For those of us who work in public higher education there’s something that we need to always keep in mind. Our students are better than we think they are. That isn’t to say they don’t need the services we provide of course, but that we tend to underestimate them or act on our own bias about them directly but instituting structures that prevent them from achieving what they can.
I think this is particularly the case with much of what we are trying to implement with reform initiatives that come from the private sector, especially the reforms that the Gates Foundation is pushing forward, such as the idea that college education needs to lead to a career. It sounds reasonable of course, but it’s also quite limiting, especially when you consider that for most children in high school who come from a home where no one has been to college the idea of a career isn’t as much abstract as it is alien. I still remember when the child of a neighbor came to my CUNY campus for a Boy Scout event and he was convinced that I had to be a janitor because in his experience if you worked in a school you were either a teacher, a security guard or a janitor. Nothing else made sense to him. He ended up in prison. For him a career was not an idea he could even wrap his head around.
Education shouldn’t be about outcomes. Yes, that sounds radical on some level, but you don’t go to college to get a bunch of skills you can check off. That might be some of what you do, but mostly you go to engage yourself with people, ideas and situations that are beyond your current capacity. You go to college to not do anything particularly useful and the things you learn aren’t really useful at all until they absolutely are at the time you need them. They aren’t quantified or qualified. They are experienced and embodied. You create, as Bourdieu would say, a person with a durable habitus.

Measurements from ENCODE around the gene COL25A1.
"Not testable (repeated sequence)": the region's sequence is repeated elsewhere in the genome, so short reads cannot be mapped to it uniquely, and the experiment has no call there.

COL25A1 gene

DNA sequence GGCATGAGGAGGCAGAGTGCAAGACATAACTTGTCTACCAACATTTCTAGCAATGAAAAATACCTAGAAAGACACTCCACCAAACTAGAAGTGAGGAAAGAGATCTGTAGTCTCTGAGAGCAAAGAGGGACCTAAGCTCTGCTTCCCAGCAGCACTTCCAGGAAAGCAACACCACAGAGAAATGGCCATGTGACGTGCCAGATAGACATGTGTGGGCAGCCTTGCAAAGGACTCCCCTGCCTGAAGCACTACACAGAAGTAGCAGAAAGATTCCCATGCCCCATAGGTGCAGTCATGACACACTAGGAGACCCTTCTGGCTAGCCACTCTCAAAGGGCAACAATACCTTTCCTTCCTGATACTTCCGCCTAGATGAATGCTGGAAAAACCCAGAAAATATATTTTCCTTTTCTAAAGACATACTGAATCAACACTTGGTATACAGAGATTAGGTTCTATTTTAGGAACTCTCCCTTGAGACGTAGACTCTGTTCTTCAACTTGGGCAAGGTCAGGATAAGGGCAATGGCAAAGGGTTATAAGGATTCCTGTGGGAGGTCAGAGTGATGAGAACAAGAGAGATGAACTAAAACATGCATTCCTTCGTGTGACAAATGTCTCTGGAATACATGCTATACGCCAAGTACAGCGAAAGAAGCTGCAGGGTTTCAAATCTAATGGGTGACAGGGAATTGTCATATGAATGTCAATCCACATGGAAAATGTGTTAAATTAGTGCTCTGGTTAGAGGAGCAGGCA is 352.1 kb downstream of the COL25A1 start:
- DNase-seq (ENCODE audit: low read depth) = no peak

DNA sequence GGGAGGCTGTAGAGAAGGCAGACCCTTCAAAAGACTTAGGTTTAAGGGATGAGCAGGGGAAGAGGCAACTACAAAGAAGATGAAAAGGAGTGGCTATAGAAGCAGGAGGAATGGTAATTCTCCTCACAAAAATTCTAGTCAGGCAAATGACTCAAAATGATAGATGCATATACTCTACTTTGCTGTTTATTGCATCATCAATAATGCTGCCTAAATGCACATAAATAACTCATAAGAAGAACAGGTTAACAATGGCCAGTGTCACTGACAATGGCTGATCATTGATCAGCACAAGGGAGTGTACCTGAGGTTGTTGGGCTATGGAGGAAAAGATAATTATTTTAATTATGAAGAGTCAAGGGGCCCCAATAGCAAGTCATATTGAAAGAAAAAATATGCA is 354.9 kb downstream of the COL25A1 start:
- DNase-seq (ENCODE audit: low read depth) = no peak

When CUNY was started in 1847 as the Free Academy the big debate was why should the sons of shopkeepers, tradesmen, and even worse, unwashed immigrants, spend any time on the liberal arts when they could be simply educated in the practical arts. That was all they needed. Only the gentlemen needed to be educated like gentlemen. The “practical” people lost that debate in 1847 but it never goes away. It comes back regularly, usually put forward by the rich, the powerful and the people who send their own children to Waldorf schools and expensive liberal arts colleges.
The young Michelle LaVaughn Robinson was a working class kid whose father was, to put it less politely than we hear more often than not, worked in a plant that dealt with the effluent of sewers, or better said, shit. Her mother was a homemaker. Her ancestors were kidnapped, enslaved and driven out of the South by Jim Crow and all that went along with that. In a world of outcomes and careers what would a typical reformer do but put her into some nice program that would lead to perhaps being less than we know her to be now. Still, she went to Princeton.
She didn’t go to Princeton to have a “career.” She went to Princeton to become a powerful, confident, fully formed human being. That’s a liberal arts education.
I often think that when the British Army had their back against the sea at Dunkirk their officers looked into the turbulent waters of the English Channel and remembered their old, worn schoolbooks in dead languages and the cry of joy of the Ten Thousand when they reached the shore in Xenophon’s Anabasis. Thálatta! The sea! They would not be defeated. Back at Downing Street, at the docks of Dover and in the halls of Parliament the sea became not a barrier, but salvation. Those who struggled with the ancient texts in hoary cold classrooms didn’t learn how to conjugate verbs or pronounce dead words. They learned how to react to something that a small child couldn’t imagine or foresee.